Skip to content

COLUMN: Looking back on Chief Yellowhead, 1837 Rebellion

Despite poor treatment of his people, Chief Yellowhead and followers stepped up during Upper Canada Rebellion

If we were alive 185 years ago, we would have found tensions rising in Ontario, then known as Upper Canada.

Embers of rebellion were being stoked and would, in a few short weeks, burst into flames.

The story of William Lyon Mackenzie’s Upper Canada Rebellion is well known. Almost forgotten, however, was the role played by the Ojibwe First Nations of Rama.

Many white settlers of Upper Canada respected the First Nations. While those settlers who came from the United States (and there were many, perhaps as much as a quarter of the population) were raised on exaggerated stories of Indigenous savagery, British- or Canadian-born residents remembered the heroic role played by the First Nations in defending Canada during the War of 1812.

Indeed, Chief Yellowhead and dozens of Ojibwe warriors were, for example, present at the Battle of York in 1813, when the aging chief was severely wounded in the fighting.

Chief Yellowhead’s son, William Yellowhead, or Musquakie, was chief in 1837. When word of the rebellion reached them, the younger Yellowhead called a council, where he announced his intention to go to the aid of the government. Despite his people’s mistreatment over the years — uprooted several times and forced to give up their traditional lifestyle — he felt compelled to go to the aid of the British.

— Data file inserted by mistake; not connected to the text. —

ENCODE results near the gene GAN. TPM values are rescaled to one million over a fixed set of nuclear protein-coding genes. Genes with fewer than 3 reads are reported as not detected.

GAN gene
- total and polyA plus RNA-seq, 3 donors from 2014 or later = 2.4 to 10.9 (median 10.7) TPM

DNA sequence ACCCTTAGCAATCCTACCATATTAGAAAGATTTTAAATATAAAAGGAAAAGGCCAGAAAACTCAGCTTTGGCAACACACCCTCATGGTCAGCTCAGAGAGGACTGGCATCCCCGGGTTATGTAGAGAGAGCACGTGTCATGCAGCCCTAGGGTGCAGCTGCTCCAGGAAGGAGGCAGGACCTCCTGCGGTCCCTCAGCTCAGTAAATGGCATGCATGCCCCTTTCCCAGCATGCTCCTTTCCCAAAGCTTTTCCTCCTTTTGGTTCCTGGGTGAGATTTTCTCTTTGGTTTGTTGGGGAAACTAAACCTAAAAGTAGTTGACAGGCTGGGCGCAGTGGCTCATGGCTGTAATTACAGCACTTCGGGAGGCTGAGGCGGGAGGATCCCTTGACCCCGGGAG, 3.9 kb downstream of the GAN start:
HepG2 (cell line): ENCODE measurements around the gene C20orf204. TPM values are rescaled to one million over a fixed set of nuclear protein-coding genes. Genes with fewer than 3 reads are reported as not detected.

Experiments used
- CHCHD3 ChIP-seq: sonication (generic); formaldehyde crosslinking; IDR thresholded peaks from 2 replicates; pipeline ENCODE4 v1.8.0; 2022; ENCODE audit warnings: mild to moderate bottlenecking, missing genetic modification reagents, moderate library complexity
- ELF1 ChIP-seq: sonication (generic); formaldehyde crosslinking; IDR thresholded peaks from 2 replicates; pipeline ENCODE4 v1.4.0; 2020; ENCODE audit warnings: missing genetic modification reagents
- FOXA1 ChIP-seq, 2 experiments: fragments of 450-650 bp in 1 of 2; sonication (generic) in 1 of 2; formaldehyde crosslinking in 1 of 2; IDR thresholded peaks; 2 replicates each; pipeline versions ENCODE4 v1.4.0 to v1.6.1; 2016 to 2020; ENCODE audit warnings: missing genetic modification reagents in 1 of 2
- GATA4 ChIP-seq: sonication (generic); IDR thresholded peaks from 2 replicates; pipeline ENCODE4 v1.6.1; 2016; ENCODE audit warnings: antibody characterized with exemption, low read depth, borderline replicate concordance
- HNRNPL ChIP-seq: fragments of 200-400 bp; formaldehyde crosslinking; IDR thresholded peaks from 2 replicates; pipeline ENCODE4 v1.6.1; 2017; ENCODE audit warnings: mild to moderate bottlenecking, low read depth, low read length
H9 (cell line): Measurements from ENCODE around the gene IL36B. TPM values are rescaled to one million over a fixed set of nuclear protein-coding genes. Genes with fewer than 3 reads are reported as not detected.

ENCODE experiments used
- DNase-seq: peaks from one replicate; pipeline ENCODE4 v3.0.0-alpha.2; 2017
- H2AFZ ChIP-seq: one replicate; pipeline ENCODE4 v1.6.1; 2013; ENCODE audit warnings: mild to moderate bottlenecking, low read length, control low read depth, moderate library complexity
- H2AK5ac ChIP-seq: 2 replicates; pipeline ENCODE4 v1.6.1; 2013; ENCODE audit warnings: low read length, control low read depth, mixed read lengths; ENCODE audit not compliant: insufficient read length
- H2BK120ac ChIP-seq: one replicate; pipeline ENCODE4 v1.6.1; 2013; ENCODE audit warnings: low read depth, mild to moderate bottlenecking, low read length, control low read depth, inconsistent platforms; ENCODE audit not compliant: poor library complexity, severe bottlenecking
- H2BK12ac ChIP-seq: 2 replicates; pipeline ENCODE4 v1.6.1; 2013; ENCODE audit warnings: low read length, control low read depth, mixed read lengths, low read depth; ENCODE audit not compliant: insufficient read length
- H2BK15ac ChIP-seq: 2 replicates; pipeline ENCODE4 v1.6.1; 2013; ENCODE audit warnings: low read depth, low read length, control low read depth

After winning over his people, he and his followers grabbed their weapons and raced for the scene of action.

By the time Chief Yellowhead and his men reached Toronto, the Battle of Montgomery’s Tavern (Dec. 7, 1837) had been fought and won, the rebel army shattered, and its leaders in hiding.

The atmosphere in the colony remained tense. Mackenzie was attempting to reunite the flames of rebellion from the safety of the United States, where he and his men enjoyed considerable popular support. At the same time, armed rebels remained at large, prowling the backroads and woods of Upper Canada, and many communities remained unsettled.

Among these villages in turmoil were Bradford, Holland Landing and Sharon, from which many of the most radical rebels had originated. Lt.-Gov. Francis Bond Head, worried this simmering resentment would once again boil over into violence, requested Chief Yellowhead and his band spend the winter encamped at Holland Landing to keep a watchful eye on events there. Should there be any unrest, they were to stamp it out immediately.

While the Ojibwe obliged, life in the hastily established camp was a miserable experience and they faced considerable hardships over the harsh months that followed. They were unable to do their winter hunting, so were reliant upon the government to tend to their needs. And yet, provisions were slow in coming, leaving the Ojibwe in dire straits. The combination of biting cold, hunger, and utter boredom made for a dreadful existence.

Come spring, Chief Yellowhead and his warriors returned home with the thanks of a grateful British government. They had done their duty and made a valuable contribution to maintaining the peace and security of Upper Canada.